Dental care in “crisis” with a dentist for 2,000 patients with a medical card


Irish Dental Association (IDA) Managing Director Fintan Hourihan said he was “gravely disappointed” with the Minister of Health over measures to improve access to dental care, despite indications to the contrary from the Minister of Health. government in the budget.

Although a budget of 45 million euros has been announced to increase access and affordability of medical and dental care, including the extension of free dental care, “we have yet to see how the Department is considering deploying this, and our members have not been consulted on a proposal to do the same, ”Hourihan said.

There are now only 750 dentists treating patients with medical cards, which is less than half of the number of Dental Treatment Services Program (DTSS) contracts held by dentists until 20 years ago. is two years old.

This equates to one dentist for every 2,000 patients with a medical card, according to the IDA.

In an interview with in June, Hourihan said the number of private dentists leaving the program had left the HSE “overwhelmed”, while warning that the situation would only get worse without urgent action.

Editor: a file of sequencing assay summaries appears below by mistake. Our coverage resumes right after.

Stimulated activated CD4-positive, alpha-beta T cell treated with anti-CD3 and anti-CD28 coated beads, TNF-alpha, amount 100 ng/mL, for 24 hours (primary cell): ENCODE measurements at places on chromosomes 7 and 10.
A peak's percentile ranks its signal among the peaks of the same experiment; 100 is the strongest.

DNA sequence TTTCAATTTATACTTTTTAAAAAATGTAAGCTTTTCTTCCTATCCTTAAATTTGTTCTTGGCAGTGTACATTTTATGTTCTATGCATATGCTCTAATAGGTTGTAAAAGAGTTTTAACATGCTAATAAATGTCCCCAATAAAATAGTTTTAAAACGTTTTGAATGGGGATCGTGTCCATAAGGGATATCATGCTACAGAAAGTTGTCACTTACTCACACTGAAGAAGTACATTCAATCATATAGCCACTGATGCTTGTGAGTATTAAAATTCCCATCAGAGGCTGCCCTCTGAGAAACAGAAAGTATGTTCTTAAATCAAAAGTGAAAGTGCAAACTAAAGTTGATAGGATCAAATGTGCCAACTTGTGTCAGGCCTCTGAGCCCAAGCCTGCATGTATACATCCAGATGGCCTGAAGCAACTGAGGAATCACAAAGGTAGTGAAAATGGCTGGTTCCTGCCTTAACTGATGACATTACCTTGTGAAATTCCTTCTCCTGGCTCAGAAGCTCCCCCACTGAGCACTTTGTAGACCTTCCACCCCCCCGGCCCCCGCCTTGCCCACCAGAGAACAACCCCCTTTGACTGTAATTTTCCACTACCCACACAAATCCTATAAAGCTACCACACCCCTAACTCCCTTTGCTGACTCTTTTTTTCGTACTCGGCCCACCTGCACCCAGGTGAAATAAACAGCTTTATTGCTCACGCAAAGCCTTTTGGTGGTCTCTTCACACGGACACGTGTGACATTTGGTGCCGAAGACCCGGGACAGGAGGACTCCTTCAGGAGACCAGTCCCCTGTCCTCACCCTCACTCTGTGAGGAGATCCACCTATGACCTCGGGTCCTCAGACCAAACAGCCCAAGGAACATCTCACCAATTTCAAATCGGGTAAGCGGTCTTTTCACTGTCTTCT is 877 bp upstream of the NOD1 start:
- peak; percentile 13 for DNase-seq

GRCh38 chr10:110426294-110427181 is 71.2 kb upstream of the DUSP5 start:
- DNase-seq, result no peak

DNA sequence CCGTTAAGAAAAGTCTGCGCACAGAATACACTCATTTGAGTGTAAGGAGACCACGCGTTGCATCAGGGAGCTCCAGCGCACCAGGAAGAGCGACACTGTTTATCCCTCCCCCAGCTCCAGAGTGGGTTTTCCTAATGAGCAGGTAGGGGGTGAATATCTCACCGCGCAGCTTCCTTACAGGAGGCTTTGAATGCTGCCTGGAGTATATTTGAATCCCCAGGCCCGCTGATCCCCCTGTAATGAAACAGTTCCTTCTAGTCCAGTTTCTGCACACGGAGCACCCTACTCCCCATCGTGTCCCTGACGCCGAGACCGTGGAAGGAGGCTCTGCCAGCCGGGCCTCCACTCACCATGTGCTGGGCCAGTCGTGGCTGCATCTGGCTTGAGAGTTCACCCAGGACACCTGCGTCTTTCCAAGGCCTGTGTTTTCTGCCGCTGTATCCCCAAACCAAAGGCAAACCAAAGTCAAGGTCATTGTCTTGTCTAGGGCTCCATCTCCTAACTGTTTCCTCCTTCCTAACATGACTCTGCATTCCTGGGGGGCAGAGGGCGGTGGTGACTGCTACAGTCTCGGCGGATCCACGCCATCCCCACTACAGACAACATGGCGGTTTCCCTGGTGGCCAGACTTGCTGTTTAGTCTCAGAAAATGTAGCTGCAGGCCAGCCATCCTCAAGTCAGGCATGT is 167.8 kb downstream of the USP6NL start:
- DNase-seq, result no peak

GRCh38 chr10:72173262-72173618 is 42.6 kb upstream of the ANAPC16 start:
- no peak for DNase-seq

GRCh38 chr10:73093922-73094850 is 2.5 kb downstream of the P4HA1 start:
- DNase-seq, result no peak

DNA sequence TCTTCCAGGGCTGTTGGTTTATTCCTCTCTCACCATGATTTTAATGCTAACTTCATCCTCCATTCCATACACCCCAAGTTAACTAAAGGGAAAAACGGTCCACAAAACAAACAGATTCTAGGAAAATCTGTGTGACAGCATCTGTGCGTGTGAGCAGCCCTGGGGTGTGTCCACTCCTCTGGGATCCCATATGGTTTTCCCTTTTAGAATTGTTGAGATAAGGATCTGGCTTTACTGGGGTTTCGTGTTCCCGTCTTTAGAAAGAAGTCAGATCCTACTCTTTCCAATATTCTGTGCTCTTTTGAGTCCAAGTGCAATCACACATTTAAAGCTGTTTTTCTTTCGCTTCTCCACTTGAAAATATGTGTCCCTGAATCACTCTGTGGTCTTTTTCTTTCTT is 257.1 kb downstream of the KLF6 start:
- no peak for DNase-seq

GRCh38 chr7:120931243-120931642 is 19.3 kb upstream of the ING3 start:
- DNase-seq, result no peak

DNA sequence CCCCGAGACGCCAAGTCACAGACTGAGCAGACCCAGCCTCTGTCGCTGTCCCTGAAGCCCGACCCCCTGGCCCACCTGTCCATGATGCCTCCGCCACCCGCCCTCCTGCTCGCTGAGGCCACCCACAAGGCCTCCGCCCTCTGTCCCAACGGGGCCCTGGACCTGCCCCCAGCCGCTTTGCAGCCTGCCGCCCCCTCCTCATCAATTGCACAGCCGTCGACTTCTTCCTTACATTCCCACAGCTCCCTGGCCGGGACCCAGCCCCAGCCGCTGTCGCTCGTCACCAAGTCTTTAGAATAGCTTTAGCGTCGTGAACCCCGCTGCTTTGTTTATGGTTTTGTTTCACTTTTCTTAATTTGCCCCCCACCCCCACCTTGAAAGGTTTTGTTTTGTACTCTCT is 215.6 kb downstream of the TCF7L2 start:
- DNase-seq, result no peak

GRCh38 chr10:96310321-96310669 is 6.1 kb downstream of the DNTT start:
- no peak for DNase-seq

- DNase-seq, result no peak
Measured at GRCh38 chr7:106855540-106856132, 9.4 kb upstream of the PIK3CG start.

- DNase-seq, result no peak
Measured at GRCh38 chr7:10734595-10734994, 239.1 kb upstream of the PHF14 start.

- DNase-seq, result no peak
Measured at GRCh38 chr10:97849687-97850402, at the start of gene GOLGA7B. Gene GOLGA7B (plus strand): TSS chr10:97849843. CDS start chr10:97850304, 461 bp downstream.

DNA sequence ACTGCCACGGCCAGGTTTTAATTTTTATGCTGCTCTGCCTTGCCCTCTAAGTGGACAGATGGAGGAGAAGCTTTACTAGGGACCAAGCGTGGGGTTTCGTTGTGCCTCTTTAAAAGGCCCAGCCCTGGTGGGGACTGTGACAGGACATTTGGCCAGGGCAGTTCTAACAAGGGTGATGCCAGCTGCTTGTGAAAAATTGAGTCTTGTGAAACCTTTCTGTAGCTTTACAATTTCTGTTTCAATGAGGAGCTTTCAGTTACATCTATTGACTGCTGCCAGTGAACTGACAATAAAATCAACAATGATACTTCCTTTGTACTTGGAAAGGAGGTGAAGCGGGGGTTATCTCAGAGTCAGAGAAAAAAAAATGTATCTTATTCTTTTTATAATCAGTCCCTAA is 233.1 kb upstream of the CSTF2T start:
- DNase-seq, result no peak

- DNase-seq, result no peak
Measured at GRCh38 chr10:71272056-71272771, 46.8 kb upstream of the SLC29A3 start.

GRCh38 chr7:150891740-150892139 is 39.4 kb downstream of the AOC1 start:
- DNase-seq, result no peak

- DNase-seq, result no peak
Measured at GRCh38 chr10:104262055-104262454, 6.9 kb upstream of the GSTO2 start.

Speaking today, he said: “To put it in context, this represents one dentist for every 2,000 patients with a medical card. This means that there are now parts of the country where there is only one dentist covering an entire county or region.

Waiting lists

“In addition, we continue to have serious concerns about access to dental care for children due to the significant deterioration in the level of service provided by the public dental service. There are now approximately 100,000 children on waiting lists for public dental appointments and a six-year waiting list for orthodontic treatment.

Mr Hourihan said it was becoming “more and more difficult” to see how the medical card system could survive.

This means that “more and more of our most vulnerable patients will lose important access to dental care.”

Mr Hourihan concluded: ‘An entirely new program is needed, and, although deeply frustrated, we continue to call on the government to engage with the Irish Dental Association on an alternative proposal for a more sustainable solution that guarantees the access to care for those who need it is the most.


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